Sony Pictures Classics announced they have acquired worldwide rights to the documentary TIM’S VERMEER, directed by Teller of PENN & TELLER fame. Produced by Teller’s stage partner Penn Jillette and Farley Ziegler, the film follows Tim Jenison, a Texas based inventor, as he attempts to solve one of the greatest mysteries in all of art: How did 17th century Dutch Master Johannes Vermeer (“Girl with a Pearl Earring”) manage to paint so photo-realistically,150 years before the invention of photography? Jenison’s epic research project ultimately succeeds as he uses 17th century technology — lenses and mirrors — to develop a technique that might have been used by Vermeer, supporting a theory as extraordinary as what he discovers.
Spanning a decade, Jenison’s adventure takes him to Delft, Holland, where Vermeer painted his masterpieces; on a pilgrimage to the North coast of Yorkshire to meet artist David Hockney; and eventually even to Buckingham Palace, to see the Queen’s Vermeer.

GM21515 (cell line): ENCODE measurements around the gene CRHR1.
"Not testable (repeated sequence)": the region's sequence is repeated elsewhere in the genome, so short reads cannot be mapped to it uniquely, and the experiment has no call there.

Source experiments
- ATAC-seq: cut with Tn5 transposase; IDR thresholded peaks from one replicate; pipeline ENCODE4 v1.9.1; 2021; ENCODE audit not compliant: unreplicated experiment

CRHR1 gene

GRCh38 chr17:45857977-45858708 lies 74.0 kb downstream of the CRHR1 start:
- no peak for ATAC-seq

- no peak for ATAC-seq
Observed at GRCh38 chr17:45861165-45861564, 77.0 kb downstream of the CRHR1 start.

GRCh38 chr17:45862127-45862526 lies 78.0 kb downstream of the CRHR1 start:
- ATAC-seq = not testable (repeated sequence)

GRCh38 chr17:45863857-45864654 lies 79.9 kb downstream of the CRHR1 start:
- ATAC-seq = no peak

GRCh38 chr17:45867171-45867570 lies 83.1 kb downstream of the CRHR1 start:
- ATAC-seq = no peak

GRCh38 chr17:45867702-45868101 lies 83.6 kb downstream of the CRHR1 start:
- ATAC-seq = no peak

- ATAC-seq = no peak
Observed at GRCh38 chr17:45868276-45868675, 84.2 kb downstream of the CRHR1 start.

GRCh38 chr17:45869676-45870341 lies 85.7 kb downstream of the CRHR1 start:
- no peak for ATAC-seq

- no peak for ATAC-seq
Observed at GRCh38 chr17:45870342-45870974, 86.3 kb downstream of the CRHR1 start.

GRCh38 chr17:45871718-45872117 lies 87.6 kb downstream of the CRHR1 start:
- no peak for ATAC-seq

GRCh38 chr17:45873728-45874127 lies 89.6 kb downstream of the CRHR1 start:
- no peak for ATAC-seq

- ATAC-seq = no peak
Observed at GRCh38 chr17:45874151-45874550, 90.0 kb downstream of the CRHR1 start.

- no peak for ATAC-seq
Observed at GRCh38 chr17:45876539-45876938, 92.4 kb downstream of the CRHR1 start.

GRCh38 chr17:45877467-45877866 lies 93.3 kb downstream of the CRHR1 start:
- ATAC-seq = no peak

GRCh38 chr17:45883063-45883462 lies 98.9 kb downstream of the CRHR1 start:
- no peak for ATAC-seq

Teller has gathered a notable crew including Composer Conrad Pope (MY WEEK WITH MARILYN) and Post-Production Sound Supervisor Larry Blake (BEHIND THE CANDELABRA) as well as award-winning Editor Patrick Sheffield and Director of Photography Shane F. Kelly (A SCANNER DARKLY).
Says Jillette, “My buddy, Tim Jenison, told me over supper he was going to try to paint a Vermeer. Tim is a genius, but I’m a skeptic. I wanted to see him do it. Teller has been the Penn & Teller de facto director since our beginnings so we made a movie of Tim’s whole monomaniacal trip. Having Sony Pictures Classics as the first words on the screen means it’s more than just a couple of Vegas magicians and an eccentric inventor in his garage — now, it’s a real film that will change the history of art.”
“This is an important and brilliant film. We have been admirers of Penn and Teller for decades. We look forward to presenting TIM’S VERMEER to audiences around the world,” states Sony Pictures Classics.
TIM’S VERMEER will be released in 2014.
Image from Web Gallery of Art: Vermeer’s A Lady and Two Gentlemen, c. 1659
Oil on canvas, 78 x 68 cm
Herzog Anton Ulrich-Museum, Braunschweig